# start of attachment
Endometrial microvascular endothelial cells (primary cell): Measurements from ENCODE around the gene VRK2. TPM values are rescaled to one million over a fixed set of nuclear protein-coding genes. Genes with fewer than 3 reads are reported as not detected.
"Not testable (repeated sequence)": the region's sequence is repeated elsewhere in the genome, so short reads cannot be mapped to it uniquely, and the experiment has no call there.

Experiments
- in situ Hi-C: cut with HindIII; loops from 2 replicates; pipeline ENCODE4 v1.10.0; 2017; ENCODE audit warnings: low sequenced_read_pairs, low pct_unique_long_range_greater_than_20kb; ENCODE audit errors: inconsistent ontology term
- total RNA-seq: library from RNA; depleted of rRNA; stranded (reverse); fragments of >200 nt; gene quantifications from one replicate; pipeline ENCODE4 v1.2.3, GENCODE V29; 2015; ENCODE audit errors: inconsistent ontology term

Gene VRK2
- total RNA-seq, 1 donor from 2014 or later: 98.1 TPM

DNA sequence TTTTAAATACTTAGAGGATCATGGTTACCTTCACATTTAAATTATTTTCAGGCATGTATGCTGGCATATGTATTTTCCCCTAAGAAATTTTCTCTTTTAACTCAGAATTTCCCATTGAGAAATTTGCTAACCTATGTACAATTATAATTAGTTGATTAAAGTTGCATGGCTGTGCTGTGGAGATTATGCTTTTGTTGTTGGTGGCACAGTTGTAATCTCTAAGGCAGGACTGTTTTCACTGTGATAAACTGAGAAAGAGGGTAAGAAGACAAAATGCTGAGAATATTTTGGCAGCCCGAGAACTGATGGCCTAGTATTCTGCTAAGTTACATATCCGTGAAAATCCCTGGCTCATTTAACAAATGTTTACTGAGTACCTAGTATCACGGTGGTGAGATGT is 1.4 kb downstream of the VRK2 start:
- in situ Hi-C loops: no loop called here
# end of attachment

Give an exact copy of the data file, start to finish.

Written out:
Endometrial microvascular endothelial cells (primary cell): Measurements from ENCODE around the gene VRK2. TPM values are rescaled to one million over a fixed set of nuclear protein-coding genes. Genes with fewer than 3 reads are reported as not detected.
"Not testable (repeated sequence)": the region's sequence is repeated elsewhere in the genome, so short reads cannot be mapped to it uniquely, and the experiment has no call there.

Experiments
- in situ Hi-C: cut with HindIII; loops from 2 replicates; pipeline ENCODE4 v1.10.0; 2017; ENCODE audit warnings: low sequenced_read_pairs, low pct_unique_long_range_greater_than_20kb; ENCODE audit errors: inconsistent ontology term
- total RNA-seq: library from RNA; depleted of rRNA; stranded (reverse); fragments of >200 nt; gene quantifications from one replicate; pipeline ENCODE4 v1.2.3, GENCODE V29; 2015; ENCODE audit errors: inconsistent ontology term

Gene VRK2
- total RNA-seq, 1 donor from 2014 or later: 98.1 TPM

DNA sequence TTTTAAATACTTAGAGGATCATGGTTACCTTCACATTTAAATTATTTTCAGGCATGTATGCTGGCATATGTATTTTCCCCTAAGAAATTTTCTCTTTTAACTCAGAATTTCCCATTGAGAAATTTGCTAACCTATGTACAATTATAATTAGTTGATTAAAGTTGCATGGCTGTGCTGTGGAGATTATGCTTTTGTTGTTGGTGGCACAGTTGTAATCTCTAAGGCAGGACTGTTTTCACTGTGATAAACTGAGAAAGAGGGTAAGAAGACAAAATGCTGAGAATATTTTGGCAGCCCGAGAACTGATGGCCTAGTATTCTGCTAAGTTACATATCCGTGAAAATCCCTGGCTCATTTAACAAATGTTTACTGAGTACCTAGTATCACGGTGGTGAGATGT is 1.4 kb downstream of the VRK2 start:
- in situ Hi-C loops: no loop called here